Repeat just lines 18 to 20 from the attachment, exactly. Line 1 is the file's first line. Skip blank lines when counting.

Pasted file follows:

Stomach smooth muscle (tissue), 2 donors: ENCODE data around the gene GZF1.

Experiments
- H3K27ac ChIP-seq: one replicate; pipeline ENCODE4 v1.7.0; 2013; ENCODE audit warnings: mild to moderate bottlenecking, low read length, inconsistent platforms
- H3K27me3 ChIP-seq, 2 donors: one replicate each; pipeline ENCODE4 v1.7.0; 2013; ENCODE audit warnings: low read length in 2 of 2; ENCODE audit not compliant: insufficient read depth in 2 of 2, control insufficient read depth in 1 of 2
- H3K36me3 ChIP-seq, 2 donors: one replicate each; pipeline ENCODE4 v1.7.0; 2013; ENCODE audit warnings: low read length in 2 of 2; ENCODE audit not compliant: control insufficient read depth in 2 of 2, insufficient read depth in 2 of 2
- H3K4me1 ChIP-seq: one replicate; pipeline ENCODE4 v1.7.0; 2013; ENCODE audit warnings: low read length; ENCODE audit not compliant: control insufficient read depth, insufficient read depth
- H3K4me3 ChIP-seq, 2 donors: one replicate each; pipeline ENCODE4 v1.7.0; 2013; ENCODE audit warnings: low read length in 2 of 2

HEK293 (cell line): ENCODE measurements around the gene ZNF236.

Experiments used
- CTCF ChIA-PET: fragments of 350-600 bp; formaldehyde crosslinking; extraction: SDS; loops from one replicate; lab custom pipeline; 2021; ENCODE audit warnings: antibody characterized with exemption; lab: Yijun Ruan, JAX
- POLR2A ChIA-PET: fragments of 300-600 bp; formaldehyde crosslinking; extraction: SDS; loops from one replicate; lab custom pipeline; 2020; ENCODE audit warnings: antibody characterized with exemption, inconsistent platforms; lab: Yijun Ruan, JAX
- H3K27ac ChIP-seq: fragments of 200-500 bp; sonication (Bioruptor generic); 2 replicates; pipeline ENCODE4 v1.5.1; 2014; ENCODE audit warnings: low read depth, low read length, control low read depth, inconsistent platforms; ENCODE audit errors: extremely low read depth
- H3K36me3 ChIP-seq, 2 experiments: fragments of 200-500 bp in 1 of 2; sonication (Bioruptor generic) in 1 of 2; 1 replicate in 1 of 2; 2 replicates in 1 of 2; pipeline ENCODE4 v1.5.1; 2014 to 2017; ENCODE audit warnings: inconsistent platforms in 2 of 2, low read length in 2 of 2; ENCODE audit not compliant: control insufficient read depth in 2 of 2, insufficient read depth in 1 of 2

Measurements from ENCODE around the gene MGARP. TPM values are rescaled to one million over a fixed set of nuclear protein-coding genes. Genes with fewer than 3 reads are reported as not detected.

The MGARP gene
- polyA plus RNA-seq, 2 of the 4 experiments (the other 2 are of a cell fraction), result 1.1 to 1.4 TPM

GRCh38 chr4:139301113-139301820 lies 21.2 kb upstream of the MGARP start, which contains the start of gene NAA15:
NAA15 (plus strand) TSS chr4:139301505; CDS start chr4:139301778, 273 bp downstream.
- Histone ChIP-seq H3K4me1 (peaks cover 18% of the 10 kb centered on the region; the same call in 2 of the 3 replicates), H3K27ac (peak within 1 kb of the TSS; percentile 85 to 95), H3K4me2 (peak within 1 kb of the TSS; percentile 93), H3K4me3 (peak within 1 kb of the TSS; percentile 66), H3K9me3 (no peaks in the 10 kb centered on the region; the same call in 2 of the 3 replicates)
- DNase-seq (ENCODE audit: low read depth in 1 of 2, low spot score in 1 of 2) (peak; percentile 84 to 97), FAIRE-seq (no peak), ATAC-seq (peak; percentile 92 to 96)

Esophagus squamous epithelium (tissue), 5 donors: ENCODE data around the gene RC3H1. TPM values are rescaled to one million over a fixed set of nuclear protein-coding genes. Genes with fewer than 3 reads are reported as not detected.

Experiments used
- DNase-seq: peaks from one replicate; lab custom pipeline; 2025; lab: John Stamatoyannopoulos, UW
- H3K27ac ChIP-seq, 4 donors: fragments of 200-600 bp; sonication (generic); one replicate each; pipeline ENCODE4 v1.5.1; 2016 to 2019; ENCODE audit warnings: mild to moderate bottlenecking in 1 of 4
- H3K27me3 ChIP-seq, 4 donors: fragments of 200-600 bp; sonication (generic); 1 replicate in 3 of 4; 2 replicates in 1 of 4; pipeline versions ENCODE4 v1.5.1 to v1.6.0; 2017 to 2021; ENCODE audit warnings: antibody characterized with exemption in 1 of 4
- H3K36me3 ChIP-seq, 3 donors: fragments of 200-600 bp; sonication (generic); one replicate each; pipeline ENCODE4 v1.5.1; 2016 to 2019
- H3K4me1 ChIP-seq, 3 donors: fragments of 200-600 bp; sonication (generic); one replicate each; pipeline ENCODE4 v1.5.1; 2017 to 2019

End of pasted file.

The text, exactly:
NAA15 (plus strand) TSS chr4:139301505; CDS start chr4:139301778, 273 bp downstream.
- Histone ChIP-seq H3K4me1 (peaks cover 18% of the 10 kb centered on the region; the same call in 2 of the 3 replicates), H3K27ac (peak within 1 kb of the TSS; percentile 85 to 95), H3K4me2 (peak within 1 kb of the TSS; percentile 93), H3K4me3 (peak within 1 kb of the TSS; percentile 66), H3K9me3 (no peaks in the 10 kb centered on the region; the same call in 2 of the 3 replicates)
- DNase-seq (ENCODE audit: low read depth in 1 of 2, low spot score in 1 of 2) (peak; percentile 84 to 97), FAIRE-seq (no peak), ATAC-seq (peak; percentile 92 to 96)